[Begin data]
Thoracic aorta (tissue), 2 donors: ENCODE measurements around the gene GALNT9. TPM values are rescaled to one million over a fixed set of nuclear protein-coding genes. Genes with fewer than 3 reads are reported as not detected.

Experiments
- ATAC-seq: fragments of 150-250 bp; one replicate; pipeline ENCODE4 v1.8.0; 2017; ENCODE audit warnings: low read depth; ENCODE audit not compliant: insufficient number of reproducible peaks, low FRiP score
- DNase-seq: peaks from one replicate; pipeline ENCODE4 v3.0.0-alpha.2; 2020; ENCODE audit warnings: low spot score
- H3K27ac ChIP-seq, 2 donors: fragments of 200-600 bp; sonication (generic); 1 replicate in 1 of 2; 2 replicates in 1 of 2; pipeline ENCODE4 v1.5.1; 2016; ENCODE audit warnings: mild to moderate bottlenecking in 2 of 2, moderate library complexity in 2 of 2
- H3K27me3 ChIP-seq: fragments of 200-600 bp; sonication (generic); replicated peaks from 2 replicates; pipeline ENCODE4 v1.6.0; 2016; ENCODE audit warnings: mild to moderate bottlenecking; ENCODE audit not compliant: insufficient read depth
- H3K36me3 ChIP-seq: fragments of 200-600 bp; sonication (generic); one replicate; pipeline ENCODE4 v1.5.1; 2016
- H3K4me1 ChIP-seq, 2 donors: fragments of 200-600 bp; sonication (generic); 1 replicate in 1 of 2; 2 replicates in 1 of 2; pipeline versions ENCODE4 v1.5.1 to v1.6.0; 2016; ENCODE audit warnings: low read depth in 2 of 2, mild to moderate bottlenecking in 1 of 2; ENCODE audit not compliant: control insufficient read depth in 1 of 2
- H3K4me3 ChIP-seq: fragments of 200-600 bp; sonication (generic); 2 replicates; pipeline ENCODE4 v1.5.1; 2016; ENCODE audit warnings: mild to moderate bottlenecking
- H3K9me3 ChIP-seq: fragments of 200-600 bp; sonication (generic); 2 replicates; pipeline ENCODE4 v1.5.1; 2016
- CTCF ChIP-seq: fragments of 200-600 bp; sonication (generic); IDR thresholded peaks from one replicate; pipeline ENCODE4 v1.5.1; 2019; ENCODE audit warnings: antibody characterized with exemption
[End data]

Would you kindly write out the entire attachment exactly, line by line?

Thoracic aorta (tissue), 2 donors: ENCODE measurements around the gene GALNT9. TPM values are rescaled to one million over a fixed set of nuclear protein-coding genes. Genes with fewer than 3 reads are reported as not detected.

Experiments
- ATAC-seq: fragments of 150-250 bp; one replicate; pipeline ENCODE4 v1.8.0; 2017; ENCODE audit warnings: low read depth; ENCODE audit not compliant: insufficient number of reproducible peaks, low FRiP score
- DNase-seq: peaks from one replicate; pipeline ENCODE4 v3.0.0-alpha.2; 2020; ENCODE audit warnings: low spot score
- H3K27ac ChIP-seq, 2 donors: fragments of 200-600 bp; sonication (generic); 1 replicate in 1 of 2; 2 replicates in 1 of 2; pipeline ENCODE4 v1.5.1; 2016; ENCODE audit warnings: mild to moderate bottlenecking in 2 of 2, moderate library complexity in 2 of 2
- H3K27me3 ChIP-seq: fragments of 200-600 bp; sonication (generic); replicated peaks from 2 replicates; pipeline ENCODE4 v1.6.0; 2016; ENCODE audit warnings: mild to moderate bottlenecking; ENCODE audit not compliant: insufficient read depth
- H3K36me3 ChIP-seq: fragments of 200-600 bp; sonication (generic); one replicate; pipeline ENCODE4 v1.5.1; 2016
- H3K4me1 ChIP-seq, 2 donors: fragments of 200-600 bp; sonication (generic); 1 replicate in 1 of 2; 2 replicates in 1 of 2; pipeline versions ENCODE4 v1.5.1 to v1.6.0; 2016; ENCODE audit warnings: low read depth in 2 of 2, mild to moderate bottlenecking in 1 of 2; ENCODE audit not compliant: control insufficient read depth in 1 of 2
- H3K4me3 ChIP-seq: fragments of 200-600 bp; sonication (generic); 2 replicates; pipeline ENCODE4 v1.5.1; 2016; ENCODE audit warnings: mild to moderate bottlenecking
- H3K9me3 ChIP-seq: fragments of 200-600 bp; sonication (generic); 2 replicates; pipeline ENCODE4 v1.5.1; 2016
- CTCF ChIP-seq: fragments of 200-600 bp; sonication (generic); IDR thresholded peaks from one replicate; pipeline ENCODE4 v1.5.1; 2019; ENCODE audit warnings: antibody characterized with exemption